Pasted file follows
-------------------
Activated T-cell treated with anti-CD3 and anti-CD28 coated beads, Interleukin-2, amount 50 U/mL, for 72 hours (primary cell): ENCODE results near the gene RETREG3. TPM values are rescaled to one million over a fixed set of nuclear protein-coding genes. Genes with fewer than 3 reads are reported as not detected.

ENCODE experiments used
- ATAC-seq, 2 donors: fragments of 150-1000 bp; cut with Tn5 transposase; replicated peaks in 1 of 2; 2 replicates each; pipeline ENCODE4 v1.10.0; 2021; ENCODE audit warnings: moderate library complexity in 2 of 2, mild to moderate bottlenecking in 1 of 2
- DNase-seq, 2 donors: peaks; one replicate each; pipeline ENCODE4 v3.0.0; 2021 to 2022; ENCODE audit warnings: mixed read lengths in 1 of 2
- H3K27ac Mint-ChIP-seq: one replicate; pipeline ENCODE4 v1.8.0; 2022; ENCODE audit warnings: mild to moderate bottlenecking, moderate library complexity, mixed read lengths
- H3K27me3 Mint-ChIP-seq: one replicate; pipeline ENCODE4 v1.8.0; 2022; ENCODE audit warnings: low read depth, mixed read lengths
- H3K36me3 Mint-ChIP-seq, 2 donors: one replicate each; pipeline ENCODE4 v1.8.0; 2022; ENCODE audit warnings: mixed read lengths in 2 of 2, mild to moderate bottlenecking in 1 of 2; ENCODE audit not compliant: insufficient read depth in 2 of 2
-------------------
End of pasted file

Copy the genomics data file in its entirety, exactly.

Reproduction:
Activated T-cell treated with anti-CD3 and anti-CD28 coated beads, Interleukin-2, amount 50 U/mL, for 72 hours (primary cell): ENCODE results near the gene RETREG3. TPM values are rescaled to one million over a fixed set of nuclear protein-coding genes. Genes with fewer than 3 reads are reported as not detected.

ENCODE experiments used
- ATAC-seq, 2 donors: fragments of 150-1000 bp; cut with Tn5 transposase; replicated peaks in 1 of 2; 2 replicates each; pipeline ENCODE4 v1.10.0; 2021; ENCODE audit warnings: moderate library complexity in 2 of 2, mild to moderate bottlenecking in 1 of 2
- DNase-seq, 2 donors: peaks; one replicate each; pipeline ENCODE4 v3.0.0; 2021 to 2022; ENCODE audit warnings: mixed read lengths in 1 of 2
- H3K27ac Mint-ChIP-seq: one replicate; pipeline ENCODE4 v1.8.0; 2022; ENCODE audit warnings: mild to moderate bottlenecking, moderate library complexity, mixed read lengths
- H3K27me3 Mint-ChIP-seq: one replicate; pipeline ENCODE4 v1.8.0; 2022; ENCODE audit warnings: low read depth, mixed read lengths
- H3K36me3 Mint-ChIP-seq, 2 donors: one replicate each; pipeline ENCODE4 v1.8.0; 2022; ENCODE audit warnings: mixed read lengths in 2 of 2, mild to moderate bottlenecking in 1 of 2; ENCODE audit not compliant: insufficient read depth in 2 of 2